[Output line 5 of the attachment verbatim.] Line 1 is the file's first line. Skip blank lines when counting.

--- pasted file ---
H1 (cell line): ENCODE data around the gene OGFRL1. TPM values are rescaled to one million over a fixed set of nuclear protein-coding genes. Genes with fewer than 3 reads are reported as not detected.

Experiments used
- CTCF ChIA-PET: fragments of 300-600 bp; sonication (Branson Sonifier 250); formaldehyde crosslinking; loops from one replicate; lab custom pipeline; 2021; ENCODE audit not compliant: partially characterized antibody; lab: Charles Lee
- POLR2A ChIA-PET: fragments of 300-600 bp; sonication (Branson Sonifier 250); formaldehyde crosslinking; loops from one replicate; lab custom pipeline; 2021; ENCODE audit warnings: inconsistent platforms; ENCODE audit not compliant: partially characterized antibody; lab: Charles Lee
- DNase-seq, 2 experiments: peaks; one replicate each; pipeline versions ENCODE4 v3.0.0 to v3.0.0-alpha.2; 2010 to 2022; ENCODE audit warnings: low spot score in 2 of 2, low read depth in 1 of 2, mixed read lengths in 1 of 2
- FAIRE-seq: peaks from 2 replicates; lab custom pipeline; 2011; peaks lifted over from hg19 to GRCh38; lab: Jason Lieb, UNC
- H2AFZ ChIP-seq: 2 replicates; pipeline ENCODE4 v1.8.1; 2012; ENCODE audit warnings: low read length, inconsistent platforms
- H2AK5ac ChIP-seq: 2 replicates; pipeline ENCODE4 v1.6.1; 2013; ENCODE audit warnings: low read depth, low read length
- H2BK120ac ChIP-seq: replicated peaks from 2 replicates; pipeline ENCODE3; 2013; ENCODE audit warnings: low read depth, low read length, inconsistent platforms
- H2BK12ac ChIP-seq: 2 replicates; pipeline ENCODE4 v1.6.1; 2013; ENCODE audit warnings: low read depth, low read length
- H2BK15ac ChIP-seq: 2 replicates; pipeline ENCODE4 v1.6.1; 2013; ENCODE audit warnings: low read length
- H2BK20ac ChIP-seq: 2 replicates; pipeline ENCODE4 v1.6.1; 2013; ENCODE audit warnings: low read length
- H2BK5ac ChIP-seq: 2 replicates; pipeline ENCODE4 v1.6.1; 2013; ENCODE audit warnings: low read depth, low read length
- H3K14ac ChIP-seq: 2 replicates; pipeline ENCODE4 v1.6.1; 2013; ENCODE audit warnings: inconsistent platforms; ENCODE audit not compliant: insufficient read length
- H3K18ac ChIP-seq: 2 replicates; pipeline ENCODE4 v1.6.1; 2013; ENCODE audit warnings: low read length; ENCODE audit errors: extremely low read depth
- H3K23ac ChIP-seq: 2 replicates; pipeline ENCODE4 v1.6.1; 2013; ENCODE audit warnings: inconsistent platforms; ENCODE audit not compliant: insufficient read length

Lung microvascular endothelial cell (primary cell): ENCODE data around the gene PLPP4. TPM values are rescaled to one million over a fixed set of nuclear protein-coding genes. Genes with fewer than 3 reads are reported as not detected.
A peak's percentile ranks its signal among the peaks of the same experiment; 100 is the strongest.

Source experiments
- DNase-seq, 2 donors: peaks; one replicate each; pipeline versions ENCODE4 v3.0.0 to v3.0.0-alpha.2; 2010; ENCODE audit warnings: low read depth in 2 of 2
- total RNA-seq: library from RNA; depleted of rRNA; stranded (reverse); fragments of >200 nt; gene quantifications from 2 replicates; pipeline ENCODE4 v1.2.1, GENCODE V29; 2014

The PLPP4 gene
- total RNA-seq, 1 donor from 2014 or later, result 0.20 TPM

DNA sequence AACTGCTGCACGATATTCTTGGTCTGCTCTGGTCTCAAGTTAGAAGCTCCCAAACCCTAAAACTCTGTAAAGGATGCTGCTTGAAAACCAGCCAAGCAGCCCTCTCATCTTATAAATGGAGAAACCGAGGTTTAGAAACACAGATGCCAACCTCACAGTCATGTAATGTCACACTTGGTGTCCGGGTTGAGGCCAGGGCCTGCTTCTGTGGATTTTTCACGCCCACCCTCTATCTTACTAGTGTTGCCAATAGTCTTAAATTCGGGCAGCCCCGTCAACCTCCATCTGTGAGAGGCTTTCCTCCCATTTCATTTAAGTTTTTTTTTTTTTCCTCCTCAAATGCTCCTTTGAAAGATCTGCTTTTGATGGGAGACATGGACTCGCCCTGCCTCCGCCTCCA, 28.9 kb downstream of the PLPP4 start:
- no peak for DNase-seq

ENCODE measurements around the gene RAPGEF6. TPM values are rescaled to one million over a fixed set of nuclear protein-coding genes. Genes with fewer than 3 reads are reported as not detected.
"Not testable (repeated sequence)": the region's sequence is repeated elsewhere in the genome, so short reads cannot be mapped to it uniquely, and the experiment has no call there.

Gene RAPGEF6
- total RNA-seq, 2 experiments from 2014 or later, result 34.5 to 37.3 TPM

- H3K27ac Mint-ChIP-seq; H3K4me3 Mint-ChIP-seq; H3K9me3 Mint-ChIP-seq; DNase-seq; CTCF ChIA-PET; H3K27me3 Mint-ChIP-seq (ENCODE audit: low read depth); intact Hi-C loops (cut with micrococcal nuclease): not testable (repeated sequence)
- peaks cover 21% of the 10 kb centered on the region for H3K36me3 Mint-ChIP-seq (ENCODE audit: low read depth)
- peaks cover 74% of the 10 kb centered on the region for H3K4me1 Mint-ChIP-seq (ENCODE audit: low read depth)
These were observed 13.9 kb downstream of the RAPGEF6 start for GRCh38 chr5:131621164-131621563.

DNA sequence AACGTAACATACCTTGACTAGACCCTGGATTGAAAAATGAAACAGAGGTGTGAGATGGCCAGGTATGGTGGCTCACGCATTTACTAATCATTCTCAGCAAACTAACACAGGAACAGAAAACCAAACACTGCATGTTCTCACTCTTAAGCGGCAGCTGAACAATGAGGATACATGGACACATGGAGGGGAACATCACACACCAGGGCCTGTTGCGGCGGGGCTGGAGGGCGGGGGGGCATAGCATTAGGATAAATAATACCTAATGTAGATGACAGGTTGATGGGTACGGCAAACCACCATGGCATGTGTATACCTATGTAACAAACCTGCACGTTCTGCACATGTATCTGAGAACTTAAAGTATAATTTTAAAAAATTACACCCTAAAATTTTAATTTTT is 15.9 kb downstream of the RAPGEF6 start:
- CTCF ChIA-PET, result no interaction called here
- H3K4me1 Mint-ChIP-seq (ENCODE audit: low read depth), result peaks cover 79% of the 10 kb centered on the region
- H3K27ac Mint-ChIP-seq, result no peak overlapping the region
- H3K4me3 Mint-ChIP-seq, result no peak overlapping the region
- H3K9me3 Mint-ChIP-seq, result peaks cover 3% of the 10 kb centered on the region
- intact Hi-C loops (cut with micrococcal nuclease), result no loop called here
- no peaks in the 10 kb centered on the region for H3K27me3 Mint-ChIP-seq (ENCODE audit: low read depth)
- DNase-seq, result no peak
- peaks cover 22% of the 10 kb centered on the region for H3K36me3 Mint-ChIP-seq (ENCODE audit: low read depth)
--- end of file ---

- DNase-seq, 2 experiments: peaks; one replicate each; pipeline versions ENCODE4 v3.0.0 to v3.0.0-alpha.2; 2010 to 2022; ENCODE audit warnings: low spot score in 2 of 2, low read depth in 1 of 2, mixed read lengths in 1 of 2